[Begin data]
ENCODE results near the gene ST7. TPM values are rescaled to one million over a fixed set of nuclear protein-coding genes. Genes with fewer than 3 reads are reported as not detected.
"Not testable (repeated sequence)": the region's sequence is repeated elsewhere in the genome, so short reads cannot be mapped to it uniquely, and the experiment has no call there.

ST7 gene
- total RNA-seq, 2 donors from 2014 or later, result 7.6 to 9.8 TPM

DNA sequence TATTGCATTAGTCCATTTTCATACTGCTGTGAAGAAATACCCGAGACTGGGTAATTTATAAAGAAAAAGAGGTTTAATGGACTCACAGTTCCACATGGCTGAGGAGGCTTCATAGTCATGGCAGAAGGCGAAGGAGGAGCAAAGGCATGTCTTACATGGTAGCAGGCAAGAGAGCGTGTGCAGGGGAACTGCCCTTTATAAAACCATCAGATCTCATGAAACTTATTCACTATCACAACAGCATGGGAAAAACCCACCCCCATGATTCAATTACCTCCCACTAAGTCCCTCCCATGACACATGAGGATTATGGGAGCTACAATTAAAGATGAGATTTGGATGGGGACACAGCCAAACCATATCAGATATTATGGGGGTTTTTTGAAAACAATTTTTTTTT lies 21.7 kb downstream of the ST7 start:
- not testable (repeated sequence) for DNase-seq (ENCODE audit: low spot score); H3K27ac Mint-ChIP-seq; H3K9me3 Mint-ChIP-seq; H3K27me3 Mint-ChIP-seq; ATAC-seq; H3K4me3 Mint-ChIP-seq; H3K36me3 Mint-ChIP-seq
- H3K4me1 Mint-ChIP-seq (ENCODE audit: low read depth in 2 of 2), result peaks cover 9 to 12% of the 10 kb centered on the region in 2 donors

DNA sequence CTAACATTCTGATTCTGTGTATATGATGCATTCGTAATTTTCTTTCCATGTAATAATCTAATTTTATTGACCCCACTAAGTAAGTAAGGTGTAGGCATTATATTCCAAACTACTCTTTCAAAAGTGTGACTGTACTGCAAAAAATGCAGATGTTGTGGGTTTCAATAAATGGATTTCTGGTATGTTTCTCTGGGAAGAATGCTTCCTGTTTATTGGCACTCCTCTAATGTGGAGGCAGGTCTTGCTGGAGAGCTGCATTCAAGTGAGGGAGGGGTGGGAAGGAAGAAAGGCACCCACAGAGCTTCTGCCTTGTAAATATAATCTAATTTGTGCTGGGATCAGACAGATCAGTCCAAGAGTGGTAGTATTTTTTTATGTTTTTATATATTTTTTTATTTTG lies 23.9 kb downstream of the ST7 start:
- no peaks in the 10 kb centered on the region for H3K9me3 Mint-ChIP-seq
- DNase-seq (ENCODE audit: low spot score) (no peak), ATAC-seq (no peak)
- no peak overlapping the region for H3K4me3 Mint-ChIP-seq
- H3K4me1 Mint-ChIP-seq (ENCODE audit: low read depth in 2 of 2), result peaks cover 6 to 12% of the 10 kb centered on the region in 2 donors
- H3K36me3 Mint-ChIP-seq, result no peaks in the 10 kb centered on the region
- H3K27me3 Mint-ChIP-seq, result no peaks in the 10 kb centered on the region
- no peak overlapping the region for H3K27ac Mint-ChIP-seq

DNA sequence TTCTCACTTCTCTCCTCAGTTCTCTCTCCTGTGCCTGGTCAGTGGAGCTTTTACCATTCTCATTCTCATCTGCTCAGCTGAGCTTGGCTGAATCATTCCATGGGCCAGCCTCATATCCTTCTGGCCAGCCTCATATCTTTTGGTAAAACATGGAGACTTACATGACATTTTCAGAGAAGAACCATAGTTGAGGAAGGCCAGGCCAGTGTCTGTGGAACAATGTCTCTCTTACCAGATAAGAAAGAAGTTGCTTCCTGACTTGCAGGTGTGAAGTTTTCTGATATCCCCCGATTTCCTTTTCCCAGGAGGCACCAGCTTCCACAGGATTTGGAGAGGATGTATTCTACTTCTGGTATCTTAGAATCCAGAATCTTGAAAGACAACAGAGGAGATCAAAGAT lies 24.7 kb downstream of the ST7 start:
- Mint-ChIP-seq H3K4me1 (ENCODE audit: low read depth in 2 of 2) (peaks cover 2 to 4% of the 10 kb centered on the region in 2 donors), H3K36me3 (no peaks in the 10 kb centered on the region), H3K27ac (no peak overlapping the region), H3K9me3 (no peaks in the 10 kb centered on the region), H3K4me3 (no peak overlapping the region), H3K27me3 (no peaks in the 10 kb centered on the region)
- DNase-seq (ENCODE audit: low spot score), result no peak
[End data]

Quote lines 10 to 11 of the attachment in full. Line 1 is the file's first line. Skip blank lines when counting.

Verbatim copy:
- DNase-seq (ENCODE audit: low spot score) (no peak), ATAC-seq (no peak)
- no peak overlapping the region for H3K4me3 Mint-ChIP-seq